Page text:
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NENA Bulletin on Wi-Fi Vulnerability Issue

Tuesday, October 17, 2017   (0 Comments)
Posted by: Chris Nussman
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Bottom line up front:
ALL Wi-Fi access points, routers, and devices (computers, phones, etc.) contain a major vulnerability that can allow an attacker to decrypt traffic. Until patches are in place, all Wi-Fi networks should be treated as untrusted, and internal resources should require separate authentication and encryption for access. Other mitigations are also recommended.

What's going on:
On Sunday, October 15th social media reports circulated indicating that disclosure of a major Wi-Fi vulnerability was forthcoming. Subsequently, security researchers, government responders, and major Wi-Fi manufacturers provided a coordinated disclosure that confirmed the extent and severity of the flaw.

Who’s affected:
Everyone. Everything. No, really. This flaw affects essentially every Wi-Fi-enabled router, access point, phone, computer, IoT device etc., that uses WiFi Protected Access (WPA) for security. This includes both WPA and WPA2, and both the Pre-Shared Key (PSK) and Enterprise modes, regardless of the cipher Suite (TKIP / AES) used.

What this flaw allows:
Hackers exploiting this flaw can decrypt all “secure” traffic sent over the air, delay or block the flow of traffic, intercept traffic via a “Man-in-the-Middle” approach, and inject arbitrary, malicious data and code into users’ data flows. These attacks require varying levels of proximity between the attacker, victim, and AP.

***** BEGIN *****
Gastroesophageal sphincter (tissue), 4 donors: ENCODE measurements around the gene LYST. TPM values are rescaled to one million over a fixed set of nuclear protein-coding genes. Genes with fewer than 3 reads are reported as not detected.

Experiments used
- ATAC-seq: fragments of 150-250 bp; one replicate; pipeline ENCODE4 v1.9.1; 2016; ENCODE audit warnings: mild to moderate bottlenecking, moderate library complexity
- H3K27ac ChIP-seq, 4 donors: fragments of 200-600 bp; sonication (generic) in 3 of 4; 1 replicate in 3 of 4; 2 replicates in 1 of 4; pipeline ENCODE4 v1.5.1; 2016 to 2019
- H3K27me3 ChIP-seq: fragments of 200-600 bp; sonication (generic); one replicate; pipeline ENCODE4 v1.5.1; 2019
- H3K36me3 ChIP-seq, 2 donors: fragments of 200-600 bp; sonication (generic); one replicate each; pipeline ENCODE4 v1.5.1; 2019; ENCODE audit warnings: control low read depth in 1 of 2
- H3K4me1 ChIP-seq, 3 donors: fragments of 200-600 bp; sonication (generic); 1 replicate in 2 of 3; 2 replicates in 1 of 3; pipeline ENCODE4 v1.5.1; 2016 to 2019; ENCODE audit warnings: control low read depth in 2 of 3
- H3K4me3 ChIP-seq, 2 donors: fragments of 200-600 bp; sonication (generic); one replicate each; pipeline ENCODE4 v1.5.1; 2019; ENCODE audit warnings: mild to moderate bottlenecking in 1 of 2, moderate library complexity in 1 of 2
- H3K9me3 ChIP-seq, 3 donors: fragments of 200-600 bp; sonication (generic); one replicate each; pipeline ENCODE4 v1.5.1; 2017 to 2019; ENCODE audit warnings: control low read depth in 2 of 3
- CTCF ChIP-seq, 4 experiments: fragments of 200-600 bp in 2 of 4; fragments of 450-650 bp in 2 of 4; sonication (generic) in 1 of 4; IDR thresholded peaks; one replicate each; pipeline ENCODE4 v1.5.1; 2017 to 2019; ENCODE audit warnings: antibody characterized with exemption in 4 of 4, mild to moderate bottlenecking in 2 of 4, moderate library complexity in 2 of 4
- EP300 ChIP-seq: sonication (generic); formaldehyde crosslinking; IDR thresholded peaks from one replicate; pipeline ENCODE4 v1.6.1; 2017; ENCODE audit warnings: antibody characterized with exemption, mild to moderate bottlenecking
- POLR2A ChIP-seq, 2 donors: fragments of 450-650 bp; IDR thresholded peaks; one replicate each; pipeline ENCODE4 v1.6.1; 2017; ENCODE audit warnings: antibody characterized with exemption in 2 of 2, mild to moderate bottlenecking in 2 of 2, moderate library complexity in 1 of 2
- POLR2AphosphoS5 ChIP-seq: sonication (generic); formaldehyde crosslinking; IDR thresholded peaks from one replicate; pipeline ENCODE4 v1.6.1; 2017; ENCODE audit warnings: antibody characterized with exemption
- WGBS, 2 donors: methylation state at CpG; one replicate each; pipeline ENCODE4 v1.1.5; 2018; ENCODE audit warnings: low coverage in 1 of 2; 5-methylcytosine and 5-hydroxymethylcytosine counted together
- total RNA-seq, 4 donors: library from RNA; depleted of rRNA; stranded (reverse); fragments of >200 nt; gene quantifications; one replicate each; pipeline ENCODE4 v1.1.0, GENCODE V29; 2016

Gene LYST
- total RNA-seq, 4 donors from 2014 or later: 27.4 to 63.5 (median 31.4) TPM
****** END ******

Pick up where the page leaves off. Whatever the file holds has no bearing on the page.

How PSAPs should respond:

Major manufacturers have been aware of this flaw since mid-July, and are working to issue patches. However, most estimate that patches are at least a few weeks away. For many older devices, patches may never be developed. The following are mitigation’s that PSAPs can implement now, to reduce the likelihood of compromise:

1. Conduct an in-depth site survey to identify all Wi-Fi Access Points and endpoints. Look for both known and unknown/unexpected devices, and survey both the 2.4 and 5GHz bands, regardless of how your network is supposed to be configured.

2. For each manufacturer’s product discovered in the site survey, carefully monitor the manufacturer’s website for patch availability. If patches are not forthcoming, begin planning to replace that device.

3. Apply all manufacturer-recommended patches as soon as possible.

4. Disable “fast roaming” or 802.11r on all multi-AP networks.

5. Disable client and repeater functionality in all enterprise APs. Consider replacing any repeaters or “extenders” with wired APs.

6. Decrease AP transmit power to the absolute minimum required to cover the area where Wi-Fi is needed.

7. Treat Wi-Fi-based network endpoints (phones, tablets, computers, printers, etc.) as UN-trusted, when they connect via Wi-Fi: Segment Wi-Fi clients onto a non-routable VLAN; require strong authentication over a separately-encrypted connection for access to internal resources such as file, CAD, and RMS servers; and consider requiring endpoints to connect via VPN, even when using internal Wi-Fi networks.

8. Raise awareness of Wi-Fi Security Issues with all users, and recommend they update the firmware on all home routers, access points, phones, tablets, computers, and IoT devices.

9. Consider installing security-enhancing browser extensions such as HTTPS Everywhere. This helps to ensure that encryption-enabled sites are accessed securely, reducing reliance on Wi-Fi security.

10. Restrict especially-sensitive traffic to wired networks, only.

How to learn more:
For technical details, check out www.krackattacks.com.

Questions?
Contact NENA's Director of Government Affairs & Cybersecurity Issues, Trey Forgety.